For a week with surprisingly little price movement, a lot actually happened in steel.
As James May pointed out, North American steel prices continued to defy conventional wisdom and stayed far ahead of those in the rest of the developed world. U.S. Steel CEO Mario Longhi canceled expansion projects and explained why he still needs to cut costs.
In India, signs of a turnaround started popping up as the Modi government created a new strategy to deliver the steel sector’s long-stated goal of 300 million tons per annum by 2015.
Chinese steel prices were mixed for the week. The price of iron ore 58% fines from India hit a high price of CNY 840.00 ($136.90) and a low price of CNY 830.00 ($135.27) per dry metric ton. Chinese HRC saw a 0.3% decline over the past week to CNY 3,030 ($493.82) per metric ton. At CNY 1,390 ($226.54) per metric ton, the week finished with no movement for Chinese coking coal. Chinese slab prices held steady from the previous week at CNY 3,480 ($567.16) per metric ton.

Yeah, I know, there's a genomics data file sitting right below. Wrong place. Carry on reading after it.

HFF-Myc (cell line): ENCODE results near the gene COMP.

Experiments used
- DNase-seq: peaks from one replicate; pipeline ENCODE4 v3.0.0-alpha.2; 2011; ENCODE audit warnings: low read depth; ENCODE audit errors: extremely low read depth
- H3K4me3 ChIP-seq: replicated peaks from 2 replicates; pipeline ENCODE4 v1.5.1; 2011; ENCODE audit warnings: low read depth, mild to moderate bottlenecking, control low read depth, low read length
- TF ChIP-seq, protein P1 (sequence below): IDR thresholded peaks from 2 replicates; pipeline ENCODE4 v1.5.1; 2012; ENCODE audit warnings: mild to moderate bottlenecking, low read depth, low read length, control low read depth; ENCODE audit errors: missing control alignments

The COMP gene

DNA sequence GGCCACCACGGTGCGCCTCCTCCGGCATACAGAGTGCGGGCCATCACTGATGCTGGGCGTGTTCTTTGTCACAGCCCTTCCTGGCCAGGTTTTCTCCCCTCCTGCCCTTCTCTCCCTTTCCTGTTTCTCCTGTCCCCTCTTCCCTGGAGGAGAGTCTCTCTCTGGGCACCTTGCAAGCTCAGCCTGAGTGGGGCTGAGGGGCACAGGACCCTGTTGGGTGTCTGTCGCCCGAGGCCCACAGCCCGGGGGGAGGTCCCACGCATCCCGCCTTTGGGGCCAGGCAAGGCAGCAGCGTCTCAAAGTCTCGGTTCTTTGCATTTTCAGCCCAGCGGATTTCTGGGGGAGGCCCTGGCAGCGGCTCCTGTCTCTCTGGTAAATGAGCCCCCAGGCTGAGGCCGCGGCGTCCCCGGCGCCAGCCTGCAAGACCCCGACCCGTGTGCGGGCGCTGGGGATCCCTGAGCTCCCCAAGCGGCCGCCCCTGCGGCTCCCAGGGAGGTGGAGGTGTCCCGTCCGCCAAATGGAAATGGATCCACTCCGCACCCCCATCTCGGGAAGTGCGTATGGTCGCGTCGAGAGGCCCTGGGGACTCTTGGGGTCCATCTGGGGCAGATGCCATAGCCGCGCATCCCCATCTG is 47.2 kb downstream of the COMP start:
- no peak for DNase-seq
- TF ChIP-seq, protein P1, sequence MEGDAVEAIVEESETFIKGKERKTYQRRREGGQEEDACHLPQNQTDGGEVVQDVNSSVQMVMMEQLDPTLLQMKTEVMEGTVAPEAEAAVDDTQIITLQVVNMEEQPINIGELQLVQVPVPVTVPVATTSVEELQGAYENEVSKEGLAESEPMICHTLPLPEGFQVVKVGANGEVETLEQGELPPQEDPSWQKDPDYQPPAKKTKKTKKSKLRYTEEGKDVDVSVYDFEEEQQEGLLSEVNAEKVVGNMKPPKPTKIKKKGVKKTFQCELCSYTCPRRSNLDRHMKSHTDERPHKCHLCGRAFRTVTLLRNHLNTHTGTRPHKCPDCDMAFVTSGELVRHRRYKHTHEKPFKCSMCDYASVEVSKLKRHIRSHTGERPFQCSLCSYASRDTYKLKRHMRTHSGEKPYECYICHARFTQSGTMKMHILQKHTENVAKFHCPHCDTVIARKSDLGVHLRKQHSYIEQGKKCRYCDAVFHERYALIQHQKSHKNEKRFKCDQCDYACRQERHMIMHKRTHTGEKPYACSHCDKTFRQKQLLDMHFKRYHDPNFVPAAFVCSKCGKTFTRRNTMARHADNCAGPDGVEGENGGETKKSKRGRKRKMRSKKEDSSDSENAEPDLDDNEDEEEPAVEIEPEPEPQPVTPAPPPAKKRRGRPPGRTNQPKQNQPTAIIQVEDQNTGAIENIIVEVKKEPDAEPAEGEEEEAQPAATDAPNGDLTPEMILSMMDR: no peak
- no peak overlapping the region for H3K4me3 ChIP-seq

On the LME, the 3-month price of steel billet remained steady from the previous week at $455.00 per metric ton. Closing at $450.00 per metric ton, the steel billet cash price remained unchanged on the LME for the week.
Korean steel prices were flat for the week. Closing at KRW 240,000 ($232.01) per metric ton, Korean steel scrap remained unchanged for the week. Korean pig iron traded sideways last week, hovering around KRW 635,000 ($619.69) per metric ton.
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